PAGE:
There’s an old hymn in the maroon Presbyterian Hymnal that some of you may know.  It’s called:  “Safely Through Another Week.”  Interestingly, its tune name is SABBATH.  “Safely through another week,” worshippers sing, “God has brought us on our way; let us now a blessing seek, waiting in God’s courts today:  day of all the week the best, emblem of eternal rest; day of all the week the best, emblem of eternal rest.”  I love the line too about “Here afford us, LORD, a taste of our everlasting feast,” and “May Thy gospel’s joyful sound conquer sinners, comfort saints; make the fruits of grace abound, bring relief for all complaints.”  In 1774, John Newton wrote the words.  In 1824, Lowell Mason completed the tune.  . . .  You may know John Newton, who lived a rowdy life and eventually got involved in the slave trade business – where he excelled.  Then, one day in his travels; he learned of some Wesley brothers whose hearts were strangely warmed and henceforth were on fire with the Spirit of God.  Before you know it, Newton underwent a life-changing conversion to the way of Christ.  Eventually he wrote some words about it that were set to music and still inspire us as a most beloved hymn today.  Newton’s infamous song is called “Amazing Grace, How Sweet the Sound.”  . . .  “Safely Through Another Week” and “Amazing Grace” for that matter, capture the kind of gratitude to God that the letter of Ephesians encourages.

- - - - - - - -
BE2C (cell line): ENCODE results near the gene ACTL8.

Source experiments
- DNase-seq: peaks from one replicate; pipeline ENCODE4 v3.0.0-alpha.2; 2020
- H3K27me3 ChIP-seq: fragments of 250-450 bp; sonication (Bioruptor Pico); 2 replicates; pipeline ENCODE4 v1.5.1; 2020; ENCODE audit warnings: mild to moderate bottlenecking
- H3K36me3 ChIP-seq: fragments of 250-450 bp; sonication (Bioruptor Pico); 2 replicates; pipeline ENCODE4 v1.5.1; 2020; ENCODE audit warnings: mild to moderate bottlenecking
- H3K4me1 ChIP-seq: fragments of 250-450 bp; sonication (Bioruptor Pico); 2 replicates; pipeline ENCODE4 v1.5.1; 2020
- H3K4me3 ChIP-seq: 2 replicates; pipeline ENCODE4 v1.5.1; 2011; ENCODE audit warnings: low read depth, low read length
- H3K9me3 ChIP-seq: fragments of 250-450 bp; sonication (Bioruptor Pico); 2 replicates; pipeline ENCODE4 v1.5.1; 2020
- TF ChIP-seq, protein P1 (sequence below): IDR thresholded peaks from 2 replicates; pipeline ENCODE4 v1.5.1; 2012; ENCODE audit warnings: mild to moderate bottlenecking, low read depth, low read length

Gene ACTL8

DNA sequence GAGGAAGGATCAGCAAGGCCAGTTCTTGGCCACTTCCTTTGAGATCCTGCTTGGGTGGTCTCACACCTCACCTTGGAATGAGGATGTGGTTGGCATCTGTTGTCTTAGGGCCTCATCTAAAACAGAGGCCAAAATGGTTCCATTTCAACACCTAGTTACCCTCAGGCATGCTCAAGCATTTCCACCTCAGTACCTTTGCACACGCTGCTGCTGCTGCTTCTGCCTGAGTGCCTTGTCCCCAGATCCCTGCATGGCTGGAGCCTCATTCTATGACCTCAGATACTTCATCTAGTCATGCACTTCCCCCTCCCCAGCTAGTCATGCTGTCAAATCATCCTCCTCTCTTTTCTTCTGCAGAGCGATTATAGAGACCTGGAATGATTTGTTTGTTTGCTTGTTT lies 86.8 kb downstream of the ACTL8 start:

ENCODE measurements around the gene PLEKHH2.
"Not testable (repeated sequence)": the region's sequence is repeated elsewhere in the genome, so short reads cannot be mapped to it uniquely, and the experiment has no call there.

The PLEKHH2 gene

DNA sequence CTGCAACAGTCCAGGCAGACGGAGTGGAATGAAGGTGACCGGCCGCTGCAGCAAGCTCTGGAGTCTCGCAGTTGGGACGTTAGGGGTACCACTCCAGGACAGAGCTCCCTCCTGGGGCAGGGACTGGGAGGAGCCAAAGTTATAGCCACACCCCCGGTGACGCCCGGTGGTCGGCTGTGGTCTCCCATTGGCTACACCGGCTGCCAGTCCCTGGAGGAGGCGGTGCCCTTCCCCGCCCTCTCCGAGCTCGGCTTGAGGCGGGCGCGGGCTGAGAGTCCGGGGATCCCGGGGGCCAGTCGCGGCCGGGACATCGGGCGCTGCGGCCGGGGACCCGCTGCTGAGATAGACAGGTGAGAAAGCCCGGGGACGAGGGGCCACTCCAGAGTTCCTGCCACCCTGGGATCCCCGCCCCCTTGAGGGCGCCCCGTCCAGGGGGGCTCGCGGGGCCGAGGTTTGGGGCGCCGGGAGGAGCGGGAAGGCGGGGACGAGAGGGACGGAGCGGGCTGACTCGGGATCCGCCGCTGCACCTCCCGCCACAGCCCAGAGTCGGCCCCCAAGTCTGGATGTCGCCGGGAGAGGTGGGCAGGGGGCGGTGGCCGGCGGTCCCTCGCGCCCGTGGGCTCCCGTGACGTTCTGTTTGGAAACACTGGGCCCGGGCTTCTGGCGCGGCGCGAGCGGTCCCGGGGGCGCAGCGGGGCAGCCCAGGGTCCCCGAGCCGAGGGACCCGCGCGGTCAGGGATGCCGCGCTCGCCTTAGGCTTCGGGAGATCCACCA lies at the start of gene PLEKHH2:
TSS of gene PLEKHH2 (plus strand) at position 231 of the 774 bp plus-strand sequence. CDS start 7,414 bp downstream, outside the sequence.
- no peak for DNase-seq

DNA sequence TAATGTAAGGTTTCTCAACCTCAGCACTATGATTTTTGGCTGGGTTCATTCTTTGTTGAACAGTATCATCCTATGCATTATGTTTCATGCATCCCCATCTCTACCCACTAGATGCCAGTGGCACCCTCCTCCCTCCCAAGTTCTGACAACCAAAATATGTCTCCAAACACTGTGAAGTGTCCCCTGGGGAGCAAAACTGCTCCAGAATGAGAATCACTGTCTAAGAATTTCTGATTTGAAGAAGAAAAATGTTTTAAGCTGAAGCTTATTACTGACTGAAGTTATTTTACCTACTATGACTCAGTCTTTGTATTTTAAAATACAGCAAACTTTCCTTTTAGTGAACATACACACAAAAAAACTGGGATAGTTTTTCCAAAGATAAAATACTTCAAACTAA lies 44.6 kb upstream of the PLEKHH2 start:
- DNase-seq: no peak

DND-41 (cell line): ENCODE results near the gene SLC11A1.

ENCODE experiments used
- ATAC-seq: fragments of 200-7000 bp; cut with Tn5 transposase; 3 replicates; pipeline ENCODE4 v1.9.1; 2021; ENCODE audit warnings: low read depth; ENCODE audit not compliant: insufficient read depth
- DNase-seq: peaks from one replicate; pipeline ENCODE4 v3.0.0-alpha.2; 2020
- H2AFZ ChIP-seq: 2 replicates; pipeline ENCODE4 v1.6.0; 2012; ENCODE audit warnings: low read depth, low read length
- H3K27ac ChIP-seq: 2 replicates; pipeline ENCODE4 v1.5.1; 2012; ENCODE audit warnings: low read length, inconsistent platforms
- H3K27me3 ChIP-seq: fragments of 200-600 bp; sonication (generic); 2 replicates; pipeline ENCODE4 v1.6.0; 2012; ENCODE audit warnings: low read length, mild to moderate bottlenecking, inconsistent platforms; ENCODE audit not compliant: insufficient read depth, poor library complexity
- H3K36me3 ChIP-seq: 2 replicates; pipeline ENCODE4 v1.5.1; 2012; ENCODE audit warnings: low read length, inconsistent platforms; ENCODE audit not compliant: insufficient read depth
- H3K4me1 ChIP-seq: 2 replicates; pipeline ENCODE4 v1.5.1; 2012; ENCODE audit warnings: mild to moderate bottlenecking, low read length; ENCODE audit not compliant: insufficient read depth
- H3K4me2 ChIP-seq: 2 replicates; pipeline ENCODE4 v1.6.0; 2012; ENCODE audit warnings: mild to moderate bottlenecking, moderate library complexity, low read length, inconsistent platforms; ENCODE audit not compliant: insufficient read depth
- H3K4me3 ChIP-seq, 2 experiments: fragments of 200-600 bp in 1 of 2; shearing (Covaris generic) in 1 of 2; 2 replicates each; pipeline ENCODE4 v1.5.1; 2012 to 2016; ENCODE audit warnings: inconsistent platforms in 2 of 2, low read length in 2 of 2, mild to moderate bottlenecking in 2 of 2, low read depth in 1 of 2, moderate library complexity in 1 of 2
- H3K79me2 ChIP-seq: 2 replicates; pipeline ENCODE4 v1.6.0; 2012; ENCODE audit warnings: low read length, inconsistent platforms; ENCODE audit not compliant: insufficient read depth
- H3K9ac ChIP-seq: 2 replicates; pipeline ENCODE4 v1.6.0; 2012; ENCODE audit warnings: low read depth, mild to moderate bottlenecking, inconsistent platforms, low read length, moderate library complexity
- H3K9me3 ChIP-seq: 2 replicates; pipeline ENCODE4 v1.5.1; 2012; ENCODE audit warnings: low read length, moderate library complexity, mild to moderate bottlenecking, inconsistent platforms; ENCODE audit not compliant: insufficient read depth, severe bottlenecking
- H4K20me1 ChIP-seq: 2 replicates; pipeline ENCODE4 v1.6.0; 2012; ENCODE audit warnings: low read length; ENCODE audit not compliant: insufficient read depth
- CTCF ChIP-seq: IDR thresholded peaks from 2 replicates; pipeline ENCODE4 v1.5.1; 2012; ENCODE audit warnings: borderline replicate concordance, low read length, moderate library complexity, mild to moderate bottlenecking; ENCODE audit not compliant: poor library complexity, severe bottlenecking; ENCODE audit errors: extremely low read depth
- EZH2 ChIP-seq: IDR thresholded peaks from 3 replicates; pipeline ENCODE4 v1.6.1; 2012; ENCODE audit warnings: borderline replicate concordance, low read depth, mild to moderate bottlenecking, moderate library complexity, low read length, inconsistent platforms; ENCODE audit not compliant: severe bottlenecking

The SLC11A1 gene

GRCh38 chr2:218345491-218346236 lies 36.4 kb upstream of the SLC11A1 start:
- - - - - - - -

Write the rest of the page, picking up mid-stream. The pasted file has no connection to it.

“Make the most of the time,” Ephesians 5:16 purports, as you sing and make melody and approach our God with a perpetual attitude of thanksgiving.  One commentator summarizes:  Christians’ “primary obligation is to praise God” (Feasting on the Word, Yr. B, Vol. 3, G. Porter Taylor, p. 352).  In fact, such thankful worship “redeems the time.  It orients (us) to the Almighty and keeps our life in right relation” (Ibid.).  Coming here to give thanks, that I’m-so-excited-to-get-to-worship-Sunday-just-to-thank-God attitude is the way we are created to live.